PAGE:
How vulnerable is your network? Do you really know? You have taken all of the steps you believe to be the best security practices so you should be protected, right? Let’s review some of the reasons why you may want to have a vulnerability scan performed on your network.
Why should you scan the network anyway? Generally there are two motivating factors in a decision to scan for vulnerabilities. 1) Regulatory requirement, these include PCI, GLBA, Sarbanes Oxley, HIPPA or others that require businesses in those industries to certify that their client’s information is secure from outside malicious threats. 2) Network changes and software updates. Each time you add new hardware, change your network configuration, install new software or perform major upgrades, these are all events that could possibly open up your network without your knowledge.
What happens in a vulnerability scan? You contract with an outside provider of scanning services to have all of your public IP addresses scanned for potential errors in security setup, misconfigurations, and regulatory compliance. The testing uses commonly available tools to sample your network to find any of the errors listed above. Once an error is found, it logs the error, continues to other errors if found. Some scanners may also try to exploit the discovered errors which may slow network performance for users or bring down the network if the vulnerability is severe. These are two different approaches to vulnerability scanning, you may choose either with confidence that the errors have been discovered so you may take steps to remediate them.
Your public facing network is secure with no vulnerabilities. How about your internal network? A secure network from the outside is a major step in preventing exploits. To be sure there are no misconfigurations on the computers and network servers in your organization an internal scan should be performed. An internal vulnerability scan is much the same as an external scan. An appliance is connected to the network behind your firewall and it scans the entire network looking for potential problems. After a period of time the information the scan gathers is summarized into a report with issues discovered. Internally you may find devices broadcasting availability to users on the network (Printers using SMTP to let users know of its availability and status) if these were on the public side of the network they pose a problem; however behind the firewall they pose a minimal threat.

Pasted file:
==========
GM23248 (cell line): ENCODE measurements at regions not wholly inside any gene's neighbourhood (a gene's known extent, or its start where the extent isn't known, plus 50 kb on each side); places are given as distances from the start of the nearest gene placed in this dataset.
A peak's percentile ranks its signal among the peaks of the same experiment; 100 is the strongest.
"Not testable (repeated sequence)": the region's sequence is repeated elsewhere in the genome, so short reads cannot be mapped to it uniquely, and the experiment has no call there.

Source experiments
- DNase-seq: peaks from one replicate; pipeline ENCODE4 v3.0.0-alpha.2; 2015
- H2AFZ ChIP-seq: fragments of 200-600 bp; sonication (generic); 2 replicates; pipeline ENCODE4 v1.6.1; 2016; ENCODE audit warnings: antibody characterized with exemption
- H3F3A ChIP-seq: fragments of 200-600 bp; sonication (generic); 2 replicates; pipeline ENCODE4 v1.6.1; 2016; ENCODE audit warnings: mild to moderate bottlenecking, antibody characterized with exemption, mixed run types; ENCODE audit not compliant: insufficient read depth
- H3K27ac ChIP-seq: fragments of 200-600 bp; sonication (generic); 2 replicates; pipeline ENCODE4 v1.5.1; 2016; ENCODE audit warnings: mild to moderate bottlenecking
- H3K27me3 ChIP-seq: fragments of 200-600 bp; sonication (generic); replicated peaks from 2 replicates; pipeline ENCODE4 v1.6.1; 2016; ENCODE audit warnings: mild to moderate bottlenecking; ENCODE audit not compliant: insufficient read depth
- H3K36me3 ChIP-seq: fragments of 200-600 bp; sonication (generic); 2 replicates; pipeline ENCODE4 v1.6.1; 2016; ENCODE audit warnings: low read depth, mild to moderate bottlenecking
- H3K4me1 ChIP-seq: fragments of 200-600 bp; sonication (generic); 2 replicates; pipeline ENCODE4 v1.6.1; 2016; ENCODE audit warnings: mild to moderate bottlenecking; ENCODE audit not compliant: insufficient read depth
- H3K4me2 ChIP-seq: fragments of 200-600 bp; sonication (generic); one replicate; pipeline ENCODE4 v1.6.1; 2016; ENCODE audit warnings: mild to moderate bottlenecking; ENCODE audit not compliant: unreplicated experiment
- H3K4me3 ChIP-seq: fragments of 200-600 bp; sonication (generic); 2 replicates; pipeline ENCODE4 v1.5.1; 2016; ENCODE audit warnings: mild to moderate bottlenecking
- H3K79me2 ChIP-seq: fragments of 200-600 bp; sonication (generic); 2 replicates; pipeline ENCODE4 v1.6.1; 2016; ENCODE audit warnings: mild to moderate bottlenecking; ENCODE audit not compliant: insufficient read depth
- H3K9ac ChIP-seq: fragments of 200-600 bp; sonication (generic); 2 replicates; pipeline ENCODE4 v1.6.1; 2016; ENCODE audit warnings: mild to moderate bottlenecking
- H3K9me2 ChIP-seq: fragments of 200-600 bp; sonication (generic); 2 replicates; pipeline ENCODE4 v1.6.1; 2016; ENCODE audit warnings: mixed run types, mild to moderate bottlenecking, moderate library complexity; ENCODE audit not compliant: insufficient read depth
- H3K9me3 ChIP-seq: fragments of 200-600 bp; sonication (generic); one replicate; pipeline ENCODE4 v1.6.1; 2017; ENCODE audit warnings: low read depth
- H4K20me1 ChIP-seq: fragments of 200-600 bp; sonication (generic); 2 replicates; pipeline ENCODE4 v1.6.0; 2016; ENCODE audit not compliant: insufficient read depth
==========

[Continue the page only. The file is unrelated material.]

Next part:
The scan found vulnerabilities, now what? Generally scan reports group vulnerabilities into risk categories. These categories may be defined as High Risk, Medium Risk and Low Risk or similar language. Whatever the assessment in the remediation report your IT department should prioritize their actions to eliminate the higher risks first as they pose the greatest threat to your network. If you discover high risks, fix the high risk vulnerabilities, then consider rescanning the network to make sure the risks were remediated correctly.
In our last post Brian Burkett talked about the internal “people” things you can do to minimize the threat for data loss or discovery of confidential information. Vulnerability scans are another way to assure your clients and users that the data is secure and the company is taking steps to keep it secure.